- How do I control what shows in the Windows 7 taskbar notification area?
- Will it cause a problem if I choose a different name for my backup than that recommended by Macrium Reflect?
- Can I block all animation in web advertisements?
- What's the difference between repairing Office and reinstalling it?
- How do I make this browser-based online game bigger?
- What's a "starter capacity" cartridge for a printer?
- Why can't I burn an ISO to this blank DVD?
- Can I really catch an email virus just by looking?
- How can I see what websites a person has been to on my computer, even if they deny it?
- Answercast #75 - Browsing forensics, naming backups, blocking animation, programs on external drives, starter ink cartridges and more.
John Nightingale writes:
I would be most worried that someone else sets up a password, then I can't get in.
Philip Moseley writes:
I am an avid reader of your column and love it but I have a question I have upgraded to windows 8 pro from windows 7 and don't really like it or care for it that much I was more happier with win7 ultimate ,my question is is there a way to reverse the process so my original OS is then back on?
There's no reverse, no. The only two approaches are to restore the backup you took immediately before upgrading (taking that backup is highly recommended for just this reason), or reformatting and reinstalling Windows 7 from scratch. In general I recommend moving forward by adjusting to Windows 8 rather than moving backwards, but it's up to you.
Creating a new PST needs a bit of thought.
When you create one, Outlook usually wants to create it on your C: drive. At work, people found it to be problematic whenever they changed desks (hence they got a different PC) - their personal PST folder was no longer accessible. The trick was to use the employee's personal space on the network drive to save the personal PST file.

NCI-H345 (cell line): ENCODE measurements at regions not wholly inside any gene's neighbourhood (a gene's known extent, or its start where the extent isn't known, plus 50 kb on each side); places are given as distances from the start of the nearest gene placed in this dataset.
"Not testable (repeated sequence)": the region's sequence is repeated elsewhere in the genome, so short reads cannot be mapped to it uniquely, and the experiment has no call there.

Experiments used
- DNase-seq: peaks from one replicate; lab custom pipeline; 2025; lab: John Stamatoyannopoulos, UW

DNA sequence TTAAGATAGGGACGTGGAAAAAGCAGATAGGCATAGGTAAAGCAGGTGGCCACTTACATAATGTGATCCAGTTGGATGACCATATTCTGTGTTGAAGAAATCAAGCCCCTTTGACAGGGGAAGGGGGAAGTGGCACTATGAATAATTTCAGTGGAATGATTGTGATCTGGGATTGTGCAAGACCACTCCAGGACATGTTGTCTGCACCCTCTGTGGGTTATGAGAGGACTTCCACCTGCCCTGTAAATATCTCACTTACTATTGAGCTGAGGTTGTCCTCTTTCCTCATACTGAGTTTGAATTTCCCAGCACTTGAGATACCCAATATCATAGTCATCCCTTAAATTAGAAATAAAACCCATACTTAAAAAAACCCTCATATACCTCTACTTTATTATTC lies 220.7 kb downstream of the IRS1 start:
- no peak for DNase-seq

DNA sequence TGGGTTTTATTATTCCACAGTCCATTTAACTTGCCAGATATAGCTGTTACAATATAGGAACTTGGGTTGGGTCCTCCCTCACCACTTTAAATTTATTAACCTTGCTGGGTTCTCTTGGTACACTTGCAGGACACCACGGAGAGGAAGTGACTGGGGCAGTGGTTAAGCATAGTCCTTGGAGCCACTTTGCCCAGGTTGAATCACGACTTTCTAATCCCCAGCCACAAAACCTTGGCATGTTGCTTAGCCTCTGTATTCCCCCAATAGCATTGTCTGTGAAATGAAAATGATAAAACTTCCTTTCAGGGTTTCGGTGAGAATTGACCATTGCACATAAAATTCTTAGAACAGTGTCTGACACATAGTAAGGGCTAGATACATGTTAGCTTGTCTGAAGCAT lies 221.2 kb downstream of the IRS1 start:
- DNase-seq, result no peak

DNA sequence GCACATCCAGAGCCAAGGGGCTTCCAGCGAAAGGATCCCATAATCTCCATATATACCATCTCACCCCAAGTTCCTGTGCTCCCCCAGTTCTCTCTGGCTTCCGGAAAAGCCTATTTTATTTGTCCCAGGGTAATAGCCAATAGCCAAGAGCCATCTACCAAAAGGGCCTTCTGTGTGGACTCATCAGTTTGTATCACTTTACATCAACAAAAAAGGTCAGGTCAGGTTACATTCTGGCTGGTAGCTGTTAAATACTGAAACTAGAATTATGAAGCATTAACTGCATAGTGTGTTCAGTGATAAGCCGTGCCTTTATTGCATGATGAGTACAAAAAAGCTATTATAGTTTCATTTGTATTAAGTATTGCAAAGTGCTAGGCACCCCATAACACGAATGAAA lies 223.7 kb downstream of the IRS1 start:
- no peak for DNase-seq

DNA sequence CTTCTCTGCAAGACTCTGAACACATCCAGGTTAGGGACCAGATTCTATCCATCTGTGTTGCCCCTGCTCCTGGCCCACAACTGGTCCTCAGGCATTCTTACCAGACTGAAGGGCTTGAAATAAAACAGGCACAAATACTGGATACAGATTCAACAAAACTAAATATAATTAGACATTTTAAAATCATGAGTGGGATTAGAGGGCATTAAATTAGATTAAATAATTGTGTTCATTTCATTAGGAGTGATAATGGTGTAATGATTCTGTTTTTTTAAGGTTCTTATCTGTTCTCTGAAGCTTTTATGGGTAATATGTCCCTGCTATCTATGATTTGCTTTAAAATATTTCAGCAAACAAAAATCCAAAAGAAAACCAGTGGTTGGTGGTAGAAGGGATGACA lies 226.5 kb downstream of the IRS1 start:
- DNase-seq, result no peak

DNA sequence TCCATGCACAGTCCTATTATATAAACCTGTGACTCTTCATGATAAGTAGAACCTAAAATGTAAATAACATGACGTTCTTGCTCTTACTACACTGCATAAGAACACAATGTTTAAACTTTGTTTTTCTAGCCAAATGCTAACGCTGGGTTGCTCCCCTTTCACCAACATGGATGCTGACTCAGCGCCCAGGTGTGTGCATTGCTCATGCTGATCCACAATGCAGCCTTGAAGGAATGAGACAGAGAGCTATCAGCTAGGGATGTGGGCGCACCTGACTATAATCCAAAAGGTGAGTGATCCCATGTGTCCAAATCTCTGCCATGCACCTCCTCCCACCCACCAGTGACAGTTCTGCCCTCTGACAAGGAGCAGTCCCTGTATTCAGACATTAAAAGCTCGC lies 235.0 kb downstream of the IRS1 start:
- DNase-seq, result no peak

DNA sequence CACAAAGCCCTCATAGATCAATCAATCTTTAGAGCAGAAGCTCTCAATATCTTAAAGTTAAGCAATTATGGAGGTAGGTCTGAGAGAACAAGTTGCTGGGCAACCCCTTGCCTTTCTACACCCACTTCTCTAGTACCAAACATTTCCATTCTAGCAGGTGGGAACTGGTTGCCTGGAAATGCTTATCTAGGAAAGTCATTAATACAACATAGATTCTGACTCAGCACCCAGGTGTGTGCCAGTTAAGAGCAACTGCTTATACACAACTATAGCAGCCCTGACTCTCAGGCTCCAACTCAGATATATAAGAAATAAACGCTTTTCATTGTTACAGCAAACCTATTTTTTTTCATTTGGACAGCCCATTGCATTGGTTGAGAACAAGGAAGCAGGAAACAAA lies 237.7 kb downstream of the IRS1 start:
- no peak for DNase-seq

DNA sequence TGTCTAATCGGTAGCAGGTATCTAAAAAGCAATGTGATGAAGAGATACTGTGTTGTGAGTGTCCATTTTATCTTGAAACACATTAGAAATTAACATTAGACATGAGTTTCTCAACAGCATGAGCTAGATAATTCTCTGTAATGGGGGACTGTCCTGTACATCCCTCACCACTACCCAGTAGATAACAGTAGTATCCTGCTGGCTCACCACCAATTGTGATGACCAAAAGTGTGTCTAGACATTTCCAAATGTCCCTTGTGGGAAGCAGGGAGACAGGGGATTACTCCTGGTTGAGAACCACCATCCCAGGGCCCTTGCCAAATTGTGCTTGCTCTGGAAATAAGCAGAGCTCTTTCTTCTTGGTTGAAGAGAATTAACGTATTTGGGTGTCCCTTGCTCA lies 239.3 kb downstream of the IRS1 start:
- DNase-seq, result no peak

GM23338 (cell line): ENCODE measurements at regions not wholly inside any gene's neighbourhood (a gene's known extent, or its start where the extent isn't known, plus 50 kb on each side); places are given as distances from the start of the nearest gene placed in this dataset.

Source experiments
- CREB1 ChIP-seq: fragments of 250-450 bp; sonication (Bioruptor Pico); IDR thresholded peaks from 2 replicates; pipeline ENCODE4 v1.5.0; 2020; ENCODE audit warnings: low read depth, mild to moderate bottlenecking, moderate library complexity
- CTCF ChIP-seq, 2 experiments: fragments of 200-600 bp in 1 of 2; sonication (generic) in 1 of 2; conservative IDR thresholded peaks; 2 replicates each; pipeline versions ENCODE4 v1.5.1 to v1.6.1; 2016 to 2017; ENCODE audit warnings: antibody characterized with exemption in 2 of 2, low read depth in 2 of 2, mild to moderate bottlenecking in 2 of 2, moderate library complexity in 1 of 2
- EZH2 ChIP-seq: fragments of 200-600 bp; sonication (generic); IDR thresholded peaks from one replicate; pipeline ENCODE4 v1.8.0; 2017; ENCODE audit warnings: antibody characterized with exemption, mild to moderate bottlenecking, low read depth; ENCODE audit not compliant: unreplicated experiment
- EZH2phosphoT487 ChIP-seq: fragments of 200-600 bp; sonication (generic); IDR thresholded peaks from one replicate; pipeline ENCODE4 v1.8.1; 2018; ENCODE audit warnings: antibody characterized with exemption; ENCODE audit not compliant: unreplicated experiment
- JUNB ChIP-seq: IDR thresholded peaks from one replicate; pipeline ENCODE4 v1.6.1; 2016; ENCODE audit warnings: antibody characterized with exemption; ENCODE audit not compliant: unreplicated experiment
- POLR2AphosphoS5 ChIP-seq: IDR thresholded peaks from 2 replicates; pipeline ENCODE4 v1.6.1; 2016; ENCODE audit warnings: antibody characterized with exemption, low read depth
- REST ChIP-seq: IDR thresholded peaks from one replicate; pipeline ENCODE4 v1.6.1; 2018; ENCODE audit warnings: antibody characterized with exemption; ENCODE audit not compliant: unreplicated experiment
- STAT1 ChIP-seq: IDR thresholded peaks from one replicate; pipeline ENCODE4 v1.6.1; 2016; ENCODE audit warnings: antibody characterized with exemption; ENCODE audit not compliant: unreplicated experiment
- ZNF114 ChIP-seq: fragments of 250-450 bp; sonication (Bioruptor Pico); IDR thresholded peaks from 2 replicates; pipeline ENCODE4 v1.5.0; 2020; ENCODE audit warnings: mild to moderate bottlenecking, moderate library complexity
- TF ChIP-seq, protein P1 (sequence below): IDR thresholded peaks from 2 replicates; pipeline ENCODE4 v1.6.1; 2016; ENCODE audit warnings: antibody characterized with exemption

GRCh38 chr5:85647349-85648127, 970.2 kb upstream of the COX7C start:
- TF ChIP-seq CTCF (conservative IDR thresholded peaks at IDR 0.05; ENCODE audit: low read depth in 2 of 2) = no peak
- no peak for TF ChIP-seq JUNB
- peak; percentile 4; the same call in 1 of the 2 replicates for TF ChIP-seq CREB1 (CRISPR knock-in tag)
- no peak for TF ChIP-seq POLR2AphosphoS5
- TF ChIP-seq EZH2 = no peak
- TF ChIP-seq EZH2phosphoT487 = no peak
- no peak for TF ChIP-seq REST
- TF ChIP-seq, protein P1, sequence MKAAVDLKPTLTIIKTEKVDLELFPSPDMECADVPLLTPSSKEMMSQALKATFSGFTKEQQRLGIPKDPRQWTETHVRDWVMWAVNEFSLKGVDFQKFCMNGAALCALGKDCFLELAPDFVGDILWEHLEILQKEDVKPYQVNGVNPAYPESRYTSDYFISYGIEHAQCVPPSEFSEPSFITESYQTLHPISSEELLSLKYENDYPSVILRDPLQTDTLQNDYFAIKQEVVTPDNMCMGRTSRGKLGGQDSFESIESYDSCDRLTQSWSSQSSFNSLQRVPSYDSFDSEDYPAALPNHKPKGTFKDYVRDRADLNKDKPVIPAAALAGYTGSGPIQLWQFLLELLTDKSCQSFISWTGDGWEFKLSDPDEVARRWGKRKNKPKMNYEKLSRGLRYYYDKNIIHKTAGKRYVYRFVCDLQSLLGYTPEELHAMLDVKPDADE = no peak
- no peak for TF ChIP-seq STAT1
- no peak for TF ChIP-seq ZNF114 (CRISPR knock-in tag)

Of course this can have a downside too. I use a laptop, and by saving the PST on the network drive, I lose access to the PST whenever I leave the office.
As others have commented already I strongly recommend against putting a PST on a network share and accessing it over a network. It's easily corrupted in those situations. To resolve the issue you're describing I'd simply place the PST in a different folder elsewhere on the same machine, or move it to a new location on that new machine. There's really no reason the accessibility problem couldn't be solved.
Great advice on archiving and labeling those archives!
I was surprised that this article didn't mention the free tool included with Windows that acts like chkdsk for your PST. It is called SCANPST.EXE and can be found in various folders depending on your version of Office. Do a Windows search for the file and run it. You then select the PST file that you want to scan/repair and it runs for a while. After a reboot, you can test things out to see if this fixes the problem.
Outlook 2007 and beyond should have no problem working with PST files in excess of 4GB. With versions of Outlook before 2007, it is best to keep the PST files below 4GB to prevent corruption.
Ken B writes:
Years ago, when people would tell me that it was "impossible" (or, at least, "almost impossible") to spoof the "from", I would demonstrate otherwise. A few minutes later, they would get an e-mail "from" the President of the United States, explaining that such spoofing was quite easy to do.
Many years ago at a certain large software company I'll admit to originating some internal mail that came "From: Santa.Claus@northpole.com". :-)
*** Leo Recommends
CCleaner - Windows Cleaning Tool
CCleaner's been around a long time and with good reason: it provides several very valuable and useful functions.
Several of CCleaner's functions may well duplicate some tools that you already have, but its primary claim to fame is its ability to clean up files, history, and other things from your computer that you might not need or want to keep around.
It lives up to its name as a cleaner.
Continue reading: CCleaner - Windows